Episode 23 / November 9, 2017

Listen now:

In this episode, the BlackTruck team discusses the following topics:

  • Optimizing images for search (begins at 1:00)
  • The dark side of featured snippets? (begins at 8:38)
  • Strategies for last-minute holiday campaigns (begins at 17:50)

Tips for Ranking Higher in Image Search

Load time is becoming more important as search engines continue to take the user experience into account when determining search rankings. Image size is a large factor of page load times. What that means: Gotta find that sweet spot between keeping your site awesome and keeping it practical, as far as load time vs. visuals go. Here are some takeaways from Search Engine Watch that will help your website’s images help your performance in search.

Large image files (as in byte size, not the display dimensions) are of no benefit to the user; all they do is slow down page load time. Compress your images whenever possible, with resources such as tinyjpg. Try to save and upload all your images in PNG format rather than JPEG or GIF, as PNGs are better for compression without losing quality.

Optimize the image file name. This is the file’s name, as stored on the server (such as thispicturefile.png), etc. This should be done in addition to using alt tags. (If you don’t know about alt tags, Google it!) Though we won’t see the tag on the page, it still ends up in a readable format. Note that many times there are opportunities to have alt text AND title text tied to the image. Both should be used when it makes sense. Consider these to function similar to a page title and H1.

If your image lives on a page that is highly optimized and has good authority, it will lead to greater chances of your IMAGE showing up in search results. A perfectly optimized image/image file on a lousy page can still rank lousily. This includes all elements surrounding the page and image in terms of quality and relevancy.

The use of stock images won’t hamper your efforts, but it will show generic efforts, which will lead to passed-over results in search and on-site. Create original content wherever possible.

Practice some link-building to your popular images if need be. Engagement can happen with images, as well. This is a little more difficult to grasp, thinking outside of social media, but relates more to embedded content, or maybe images from a page that would be more apt to being shared on other sites. Check out the Search Engine Watch article for more details.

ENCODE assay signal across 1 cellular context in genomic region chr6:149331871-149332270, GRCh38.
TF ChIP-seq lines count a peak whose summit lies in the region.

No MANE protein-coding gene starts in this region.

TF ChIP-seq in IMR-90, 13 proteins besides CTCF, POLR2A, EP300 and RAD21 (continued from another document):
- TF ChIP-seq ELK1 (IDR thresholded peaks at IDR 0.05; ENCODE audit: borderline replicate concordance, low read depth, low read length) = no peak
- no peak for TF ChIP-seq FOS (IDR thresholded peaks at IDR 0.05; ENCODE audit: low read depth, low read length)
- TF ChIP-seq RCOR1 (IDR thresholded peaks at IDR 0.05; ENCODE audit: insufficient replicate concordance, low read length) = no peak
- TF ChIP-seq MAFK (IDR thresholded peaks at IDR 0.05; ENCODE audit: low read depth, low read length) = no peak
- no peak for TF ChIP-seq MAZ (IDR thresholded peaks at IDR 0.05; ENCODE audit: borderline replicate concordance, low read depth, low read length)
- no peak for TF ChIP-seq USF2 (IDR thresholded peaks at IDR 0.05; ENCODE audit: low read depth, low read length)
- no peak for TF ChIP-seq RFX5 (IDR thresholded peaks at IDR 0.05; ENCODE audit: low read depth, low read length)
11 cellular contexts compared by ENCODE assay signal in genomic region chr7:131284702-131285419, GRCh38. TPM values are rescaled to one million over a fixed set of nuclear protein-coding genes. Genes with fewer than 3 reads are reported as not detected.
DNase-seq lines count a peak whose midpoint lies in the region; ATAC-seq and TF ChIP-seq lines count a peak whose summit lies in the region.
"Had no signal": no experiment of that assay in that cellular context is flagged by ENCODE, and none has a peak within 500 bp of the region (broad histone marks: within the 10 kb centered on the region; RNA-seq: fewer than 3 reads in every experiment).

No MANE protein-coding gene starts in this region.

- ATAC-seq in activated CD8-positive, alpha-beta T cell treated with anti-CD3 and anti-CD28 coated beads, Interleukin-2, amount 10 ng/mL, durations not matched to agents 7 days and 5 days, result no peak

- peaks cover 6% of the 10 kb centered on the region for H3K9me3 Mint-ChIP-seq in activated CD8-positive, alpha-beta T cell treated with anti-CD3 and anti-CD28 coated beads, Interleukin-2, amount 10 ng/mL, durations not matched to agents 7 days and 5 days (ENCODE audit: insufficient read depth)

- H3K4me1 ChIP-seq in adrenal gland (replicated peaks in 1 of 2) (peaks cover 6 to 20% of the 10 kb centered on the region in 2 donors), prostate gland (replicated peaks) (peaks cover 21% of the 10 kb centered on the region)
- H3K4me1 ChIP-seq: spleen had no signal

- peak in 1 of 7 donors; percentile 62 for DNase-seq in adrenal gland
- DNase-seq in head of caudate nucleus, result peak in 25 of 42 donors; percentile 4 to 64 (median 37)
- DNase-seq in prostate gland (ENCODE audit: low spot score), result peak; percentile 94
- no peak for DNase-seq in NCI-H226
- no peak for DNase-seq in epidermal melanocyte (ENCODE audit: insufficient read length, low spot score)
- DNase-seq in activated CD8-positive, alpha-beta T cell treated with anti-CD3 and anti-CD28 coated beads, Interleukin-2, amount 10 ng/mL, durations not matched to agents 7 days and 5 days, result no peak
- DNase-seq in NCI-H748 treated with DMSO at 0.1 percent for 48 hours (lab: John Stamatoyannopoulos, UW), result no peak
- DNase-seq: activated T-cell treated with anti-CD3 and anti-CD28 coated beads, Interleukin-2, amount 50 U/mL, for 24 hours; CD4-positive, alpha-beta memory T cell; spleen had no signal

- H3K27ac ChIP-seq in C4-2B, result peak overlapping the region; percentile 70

Are Featured Snippets Trustworthy? Well… They Should Be.

We’ve talked a lot about the rise of voice search due to the growth of mobile and home smart devices, and where exactly those results come from that our digital assistants read back to us. That would be the featured snippets on search results.

Quick, informal definition of featured snippets: A featured snippet is a summary response to a search query that shows at the top of the search engine results page. Featured snippet content is pulled from some website, somewhere online, and is the source Google believes is answering that search query best at the time the search is performed. That source is not necessarily the #1-ranking page for that search query. [Read more: What is Position Zero in Google?]

Going after position zero has been a strategy for SEOs for some time now, so imagine my surprise when I stumbled upon this: HubSpot surveyed consumers in Australia, the UK, and the United States, and found that only 7% of respondents “consistently trust featured snippet results.” Huh.

The author, Amanda Zantal-Wiener, explores why it might be that so few people trust the contents of featured snippets. She gives some examples of “bad” featured snippets that don’t actually answer the query, or answer it in a misleading way. Some instances of this can be more negative than others – say if someone uses Dr. Google to diagnose a symptom and gets an answer that results in them delaying seeking treatment they may need.

So, that being the case, I can see why people might find it hard to trust featured snippets. At the end of the article, Zantal-Wiener says that for marketers, it “could be worthwhile” to optimize for featured snippets – “ethically, of course, and with accurate, truthful information.”

I want to continue that train of thought and say that as marketers, we should be optimizing for featured snippets – and yes, with truthful information! – because if we can establish more reliable featured snippets, then we’ll be not only helping out searchers, but helping out our clients, as well.

If the problem is unreliable featured snippets, let’s inject a little of our honest SEO to make a good name for this area of search that not only exists to serve up what is believed to be the best, most relevant answer for search queries, but also will likely be feeding our voice assistants going forward – the use of which is only growing.

Strategies for Last-Minute Holiday Campaigns

No doubt we see Christmas being pushed on consumers much earlier year after year. We see it in the stores once we’re past Halloween – we skip right over Thanksgiving and dive deep into Christmas. But not so much in the online world… Why is that? It’s not like major brands sit at idle and don’t think about their major holiday promotions.

If you are one of those brands that have sat at idle and now realize it’s time to revamp your holiday promotions from last year, we have some tips for supercharging those efforts. Read Jason’s accompanying blog post here: Strategies for Last-Minute Holiday Campaigns.


Thanks for tuning in! To catch future episodes of The Redirect Podcast, subscribe on SoundCloud, iTunes, or Stitcher.